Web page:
Edward Hubbard's user avatar
1 vote
1 answer
175 views

Why does Tolkien keep referring to the Fellowship as "the Company"?

I noticed that the group making the journey from Rivendell is called "the Company" rather than "the Fellowship". The title of the book has "The Fellowship", yet he doesn'...
Gloin's user avatar
  • 29
2 votes
1 answer
97 views

Meaning and significance of "cacheremo" in the Decameron?

In Day 3 Story 8 of the Decameron (Italian original), a prisoner in an abbey, who believes himself to be in purgatory, asks how far he is from his own country, and received the following reply: “And ...
Rand al'Thor's user avatar
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8 votes
1 answer
2k views

What can be gleaned from Lovecraft's usage of the words "obscene" and "blasphemous"?

Throughout his collective writings, the author H. P. Lovecraft makes frequent use of the words "obscene" and "blasphemous" in order to convey a sense that something is the object ...
Aaargh Zombies's user avatar
2 votes
1 answer
94 views

What did Virginia Woolf mean by "walked on the past the flower–bed" in Kew Gardens?

From Virginia Woolf's short story "Kew Gardens": They walked on the past the flower-bed, now walking four abreast, and soon diminished in size among the trees and looked half transparent as ...
aformentia's user avatar
8 votes
1 answer
809 views

Why is Philoktetes specifically hunting "doves"?

I am reading James Scully's translation of Philoktetes (also known as Philoctetes), in The Complete Plays of Sophocles, translated by Robert Bagg & James Scully. Twice it is mentioned that the ...
bobble's user avatar
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4 votes
2 answers
416 views

Why are "doves" used in this simile from "Aias"?

This is from James Scully's translation of Aias (also known as Ajax), in The Complete Plays of Sophocles, translated by Robert Bagg & James Scully. Son of Telamon, rock of Salamis towering up ...
bobble's user avatar
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4 votes
1 answer
241 views

Why "Cagots" for albinos in Morpurgo's Robin Hood story?

In Michael Morpurgo's short novel Robin of Sherwood (1998), republished in 2012 as Outlaw: the True Story of Robin Hood, the band of outlaws in Sherwood forest starts off as outcast misfits including ...
Rand al'Thor's user avatar
  • 73.6k
5 votes
1 answer
159 views

What does it mean to "graze on the fizzy air"?

This is from James Scully's translation of Aias (also known as Ajax), in The Complete Plays of Sophocles, translated by Robert Bagg & James Scully.                      Dear boy may you be ...
bobble's user avatar
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2 votes
1 answer
130 views

What does "beak first" mean in "An Ode to America"?

From "An Ode to America" (The Atlantic's Jan/Feb 2022 issue): “Pretty good nose you got there! You do much fighting with that nose?” New Orleans, 1989. I’m standing on a balcony south of ...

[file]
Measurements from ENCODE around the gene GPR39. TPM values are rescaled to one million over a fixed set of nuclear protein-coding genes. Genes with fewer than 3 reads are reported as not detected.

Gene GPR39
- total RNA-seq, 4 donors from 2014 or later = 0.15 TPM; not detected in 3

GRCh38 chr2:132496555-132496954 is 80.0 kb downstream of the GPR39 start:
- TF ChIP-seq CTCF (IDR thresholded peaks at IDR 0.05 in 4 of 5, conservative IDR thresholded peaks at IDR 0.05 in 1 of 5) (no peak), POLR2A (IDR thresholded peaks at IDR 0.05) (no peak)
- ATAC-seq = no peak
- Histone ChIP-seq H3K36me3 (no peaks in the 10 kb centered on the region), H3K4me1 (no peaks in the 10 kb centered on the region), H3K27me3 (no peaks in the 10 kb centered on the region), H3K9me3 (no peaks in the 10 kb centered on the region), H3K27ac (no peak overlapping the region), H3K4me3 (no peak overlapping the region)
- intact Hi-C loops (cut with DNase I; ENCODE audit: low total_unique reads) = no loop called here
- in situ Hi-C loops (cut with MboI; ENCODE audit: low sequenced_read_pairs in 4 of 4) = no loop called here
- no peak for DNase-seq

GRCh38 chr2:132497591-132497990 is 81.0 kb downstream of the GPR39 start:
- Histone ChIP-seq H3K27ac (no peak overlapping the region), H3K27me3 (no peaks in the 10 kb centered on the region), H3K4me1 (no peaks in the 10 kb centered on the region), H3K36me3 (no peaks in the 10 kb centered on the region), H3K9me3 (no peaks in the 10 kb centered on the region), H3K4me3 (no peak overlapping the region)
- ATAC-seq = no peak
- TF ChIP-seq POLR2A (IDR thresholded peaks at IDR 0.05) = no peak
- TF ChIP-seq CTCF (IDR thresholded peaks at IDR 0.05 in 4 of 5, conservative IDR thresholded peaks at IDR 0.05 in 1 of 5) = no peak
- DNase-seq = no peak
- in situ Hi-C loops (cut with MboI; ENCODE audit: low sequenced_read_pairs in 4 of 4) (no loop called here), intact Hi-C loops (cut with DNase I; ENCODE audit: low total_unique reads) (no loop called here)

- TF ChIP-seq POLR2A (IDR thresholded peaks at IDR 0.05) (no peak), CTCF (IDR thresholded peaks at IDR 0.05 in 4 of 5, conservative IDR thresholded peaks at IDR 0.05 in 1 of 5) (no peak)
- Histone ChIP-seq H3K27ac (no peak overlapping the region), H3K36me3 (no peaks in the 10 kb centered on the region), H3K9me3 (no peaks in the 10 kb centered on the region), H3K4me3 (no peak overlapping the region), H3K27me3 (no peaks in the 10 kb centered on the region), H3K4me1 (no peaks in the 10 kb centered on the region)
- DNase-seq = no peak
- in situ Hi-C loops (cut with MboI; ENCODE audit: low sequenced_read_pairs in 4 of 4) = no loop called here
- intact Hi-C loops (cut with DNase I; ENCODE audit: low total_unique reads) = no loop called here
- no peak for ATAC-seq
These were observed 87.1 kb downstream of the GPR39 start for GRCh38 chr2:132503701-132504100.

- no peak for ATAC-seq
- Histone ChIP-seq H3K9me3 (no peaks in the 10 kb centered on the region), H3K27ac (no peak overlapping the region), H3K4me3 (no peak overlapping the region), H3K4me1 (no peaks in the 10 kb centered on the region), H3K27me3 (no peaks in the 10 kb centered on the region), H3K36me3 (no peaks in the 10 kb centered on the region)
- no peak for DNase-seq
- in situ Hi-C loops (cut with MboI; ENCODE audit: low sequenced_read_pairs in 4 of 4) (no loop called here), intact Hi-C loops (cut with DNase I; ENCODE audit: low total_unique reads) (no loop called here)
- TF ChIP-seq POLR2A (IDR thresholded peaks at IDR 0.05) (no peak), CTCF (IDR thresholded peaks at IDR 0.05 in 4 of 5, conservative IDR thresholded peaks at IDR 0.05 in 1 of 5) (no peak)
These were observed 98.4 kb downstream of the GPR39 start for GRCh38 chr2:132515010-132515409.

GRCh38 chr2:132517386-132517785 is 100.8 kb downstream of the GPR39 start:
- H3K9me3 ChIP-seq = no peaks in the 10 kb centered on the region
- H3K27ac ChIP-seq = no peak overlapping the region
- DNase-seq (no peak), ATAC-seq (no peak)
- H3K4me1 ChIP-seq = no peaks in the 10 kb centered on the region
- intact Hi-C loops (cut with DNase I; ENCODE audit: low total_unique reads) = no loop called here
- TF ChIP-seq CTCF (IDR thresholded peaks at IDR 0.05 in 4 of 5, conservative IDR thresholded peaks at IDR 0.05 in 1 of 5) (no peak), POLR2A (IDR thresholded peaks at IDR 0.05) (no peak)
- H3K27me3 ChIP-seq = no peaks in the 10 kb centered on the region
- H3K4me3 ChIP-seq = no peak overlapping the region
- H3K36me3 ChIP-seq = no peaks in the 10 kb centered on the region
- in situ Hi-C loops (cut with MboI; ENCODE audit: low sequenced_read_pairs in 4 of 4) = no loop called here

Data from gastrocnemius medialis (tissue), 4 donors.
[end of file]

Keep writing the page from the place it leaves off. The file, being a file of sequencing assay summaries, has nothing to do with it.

bobble's user avatar
  • 9,824
7 votes
1 answer
277 views

Why is Helen's speech here in the Iliad described as being given "warmly"?

In Book VI of The Iliad, when Hector has come to try to get Paris to fight, Helen chips in with her point of view: Hector answered nothing, but Helen said warmly: "Brother dear, I am ashamed; I ...
Mithical's user avatar
  • 25k
7 votes
1 answer
686 views

Why is snow compared to "ash" in the poem "Snowfall"?

"Snowfall", by Ravi Shankar, has this as its first verse: Particulate as ash, new year's first snow falls upon peaked roofs, car hoods, undulant hills, in imitation of motion that moves the ...
bobble's user avatar
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1 vote
0 answers
942 views

In Halsey's "You Should Be Sad", why is the expression "alligator tears" instead of "crocodile tears"?

In Halsey's "You Should Be Sad", there's one part that goes like this: I'm just glad I made it out without breakin' down And then ran so fuckin' far That you would never ever touch me again ...
Mithical's user avatar
  • 25k
13 votes
3 answers
7k views

Why is a "cucumber sandwich" specifically used as what English faith has "only just enough teeth to get through"?

In Chapter 34 of The Kingdoms, Kite goes on this musing about religion: The golden dome of the cathedral at Cadiz showed, just. He had been trying not to stare at it as much as he'd been trying not ...
bobble's user avatar
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11 votes
2 answers
3k views

Use of "pounds" instead of "roubles" in passage of "The Idiot"

In the 1st Chapter, Part I of Dostoevsky's The Idiot (Eva Martin's translation) you can find the following passage: These men generally have about a hundred pounds a year to live on (...) In this ...
LLCampos's user avatar
  • 541
4 votes
2 answers
185 views

Use of the word "tyke" in American English, as it is used in "Gathering Blue"

In Lois Lowry's Gathering Blue, she used the word "tyke" instead of "boy" or "child". Do Americans use this word in a specific context? Her world in this novel is ...
Hamza Maher Abdurrahman's user avatar
3 votes
2 answers
132 views

Why does Mussolini refer to war as female?

In the beginning of Chapter Three of his autobiography, Benito Mussolini writes the following: War had come — war — that female of dreads and fascinations. What is supposed to be conveyed by calling ...
Alex's user avatar
  • 3,419
5 votes
2 answers
5k views

Why did Hamlet tell Ophelia: "Get thee to a nunnery!"?

In Hamlet [III, 1], Hamlet tells Ophelia (lines 1814,27,34): Get thee to a nunnery! […] Go thy ways to a nunnery. […] Get thee to a nunnery. […] To a nunnery, go; and quickly too. […] To a nunnery, ...